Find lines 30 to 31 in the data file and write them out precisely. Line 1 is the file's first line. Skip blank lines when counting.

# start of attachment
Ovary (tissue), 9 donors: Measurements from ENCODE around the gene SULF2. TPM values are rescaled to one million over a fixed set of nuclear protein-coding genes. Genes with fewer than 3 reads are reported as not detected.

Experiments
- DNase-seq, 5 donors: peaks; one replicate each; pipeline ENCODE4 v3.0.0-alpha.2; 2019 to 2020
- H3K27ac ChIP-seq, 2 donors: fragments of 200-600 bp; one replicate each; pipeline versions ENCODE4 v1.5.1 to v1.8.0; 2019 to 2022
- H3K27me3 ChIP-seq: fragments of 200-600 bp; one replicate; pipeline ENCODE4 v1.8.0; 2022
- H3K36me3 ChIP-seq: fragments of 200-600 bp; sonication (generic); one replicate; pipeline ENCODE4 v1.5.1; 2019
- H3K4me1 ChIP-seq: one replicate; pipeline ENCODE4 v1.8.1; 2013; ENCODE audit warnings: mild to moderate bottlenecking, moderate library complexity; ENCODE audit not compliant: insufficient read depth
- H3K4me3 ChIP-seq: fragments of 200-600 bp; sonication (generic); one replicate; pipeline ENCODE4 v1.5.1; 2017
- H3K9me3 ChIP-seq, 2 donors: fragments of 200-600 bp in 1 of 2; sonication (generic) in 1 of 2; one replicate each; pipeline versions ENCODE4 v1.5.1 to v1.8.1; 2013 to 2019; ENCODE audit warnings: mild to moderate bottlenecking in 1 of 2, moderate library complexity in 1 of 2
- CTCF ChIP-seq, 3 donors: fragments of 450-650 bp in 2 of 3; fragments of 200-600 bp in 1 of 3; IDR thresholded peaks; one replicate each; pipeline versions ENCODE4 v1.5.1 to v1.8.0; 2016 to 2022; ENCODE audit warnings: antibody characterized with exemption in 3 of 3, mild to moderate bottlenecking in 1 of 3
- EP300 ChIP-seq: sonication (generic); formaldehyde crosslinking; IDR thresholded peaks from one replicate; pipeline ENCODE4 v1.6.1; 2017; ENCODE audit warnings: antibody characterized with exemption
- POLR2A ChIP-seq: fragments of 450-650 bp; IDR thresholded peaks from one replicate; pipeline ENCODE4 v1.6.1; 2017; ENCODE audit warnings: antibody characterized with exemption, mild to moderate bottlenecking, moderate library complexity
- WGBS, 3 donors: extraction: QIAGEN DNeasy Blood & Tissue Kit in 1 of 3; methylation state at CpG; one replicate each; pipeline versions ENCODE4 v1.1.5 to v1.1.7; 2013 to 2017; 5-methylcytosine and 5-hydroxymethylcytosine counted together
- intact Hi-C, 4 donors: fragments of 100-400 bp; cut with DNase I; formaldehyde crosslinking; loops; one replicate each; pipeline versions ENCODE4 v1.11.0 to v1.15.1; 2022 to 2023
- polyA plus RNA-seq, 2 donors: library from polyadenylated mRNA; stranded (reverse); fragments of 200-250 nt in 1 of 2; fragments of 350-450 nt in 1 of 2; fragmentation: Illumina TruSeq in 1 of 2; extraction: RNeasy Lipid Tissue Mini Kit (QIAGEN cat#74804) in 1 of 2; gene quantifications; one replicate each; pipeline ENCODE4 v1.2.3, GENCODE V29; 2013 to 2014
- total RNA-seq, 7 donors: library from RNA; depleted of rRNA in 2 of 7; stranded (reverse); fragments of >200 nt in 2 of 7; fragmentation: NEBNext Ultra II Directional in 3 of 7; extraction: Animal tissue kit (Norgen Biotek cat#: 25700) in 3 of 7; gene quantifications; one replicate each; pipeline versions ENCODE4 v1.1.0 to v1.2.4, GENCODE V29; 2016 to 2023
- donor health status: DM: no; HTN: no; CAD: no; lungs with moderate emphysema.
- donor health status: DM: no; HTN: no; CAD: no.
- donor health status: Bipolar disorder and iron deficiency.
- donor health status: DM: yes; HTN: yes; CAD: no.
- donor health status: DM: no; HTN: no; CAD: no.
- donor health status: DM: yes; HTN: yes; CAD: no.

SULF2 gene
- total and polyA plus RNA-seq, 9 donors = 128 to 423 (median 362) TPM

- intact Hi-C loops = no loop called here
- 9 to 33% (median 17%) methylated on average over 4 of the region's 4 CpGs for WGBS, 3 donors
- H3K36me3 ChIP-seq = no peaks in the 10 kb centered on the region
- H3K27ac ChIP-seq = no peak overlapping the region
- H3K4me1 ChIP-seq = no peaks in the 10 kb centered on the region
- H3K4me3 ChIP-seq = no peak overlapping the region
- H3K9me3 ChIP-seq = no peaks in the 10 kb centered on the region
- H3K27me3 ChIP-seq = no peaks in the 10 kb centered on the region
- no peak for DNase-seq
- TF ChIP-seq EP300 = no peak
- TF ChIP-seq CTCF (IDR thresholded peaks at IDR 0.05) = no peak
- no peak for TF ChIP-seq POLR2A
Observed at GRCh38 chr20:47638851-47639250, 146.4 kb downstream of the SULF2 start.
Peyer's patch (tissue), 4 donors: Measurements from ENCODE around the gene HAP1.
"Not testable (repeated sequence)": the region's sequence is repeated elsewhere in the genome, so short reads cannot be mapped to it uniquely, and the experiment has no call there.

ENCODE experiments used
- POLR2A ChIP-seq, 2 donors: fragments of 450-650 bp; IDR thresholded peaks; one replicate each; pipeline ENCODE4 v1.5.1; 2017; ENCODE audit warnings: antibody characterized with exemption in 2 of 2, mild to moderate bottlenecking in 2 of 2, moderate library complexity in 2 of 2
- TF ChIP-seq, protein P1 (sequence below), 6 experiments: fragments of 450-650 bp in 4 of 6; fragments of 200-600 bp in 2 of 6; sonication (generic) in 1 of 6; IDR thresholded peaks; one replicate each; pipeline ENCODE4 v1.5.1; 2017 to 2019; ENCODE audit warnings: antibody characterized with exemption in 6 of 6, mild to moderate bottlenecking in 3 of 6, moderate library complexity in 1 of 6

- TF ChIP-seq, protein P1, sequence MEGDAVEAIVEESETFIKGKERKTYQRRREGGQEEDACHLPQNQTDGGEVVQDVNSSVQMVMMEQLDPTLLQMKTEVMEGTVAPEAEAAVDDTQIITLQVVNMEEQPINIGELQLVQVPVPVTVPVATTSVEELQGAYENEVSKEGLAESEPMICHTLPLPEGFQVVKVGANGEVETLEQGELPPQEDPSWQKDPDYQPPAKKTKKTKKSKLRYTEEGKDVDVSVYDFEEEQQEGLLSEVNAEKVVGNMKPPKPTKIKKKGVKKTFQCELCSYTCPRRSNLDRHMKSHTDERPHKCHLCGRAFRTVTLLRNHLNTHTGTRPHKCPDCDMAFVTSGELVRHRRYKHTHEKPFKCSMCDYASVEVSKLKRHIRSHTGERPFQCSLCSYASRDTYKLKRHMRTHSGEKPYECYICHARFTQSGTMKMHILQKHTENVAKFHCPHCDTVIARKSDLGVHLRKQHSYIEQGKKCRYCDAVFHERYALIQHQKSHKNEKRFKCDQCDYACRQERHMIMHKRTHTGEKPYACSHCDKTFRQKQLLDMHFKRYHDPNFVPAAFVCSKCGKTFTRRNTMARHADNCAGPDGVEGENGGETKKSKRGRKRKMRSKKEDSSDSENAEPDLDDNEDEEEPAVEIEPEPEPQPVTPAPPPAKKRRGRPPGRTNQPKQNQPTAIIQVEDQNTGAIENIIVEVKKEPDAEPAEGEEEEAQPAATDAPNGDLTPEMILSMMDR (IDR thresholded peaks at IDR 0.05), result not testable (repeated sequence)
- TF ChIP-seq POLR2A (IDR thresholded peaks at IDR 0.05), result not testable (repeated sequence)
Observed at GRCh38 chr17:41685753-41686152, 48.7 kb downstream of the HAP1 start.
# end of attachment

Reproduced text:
- H3K4me3 ChIP-seq = no peak overlapping the region
- H3K9me3 ChIP-seq = no peaks in the 10 kb centered on the region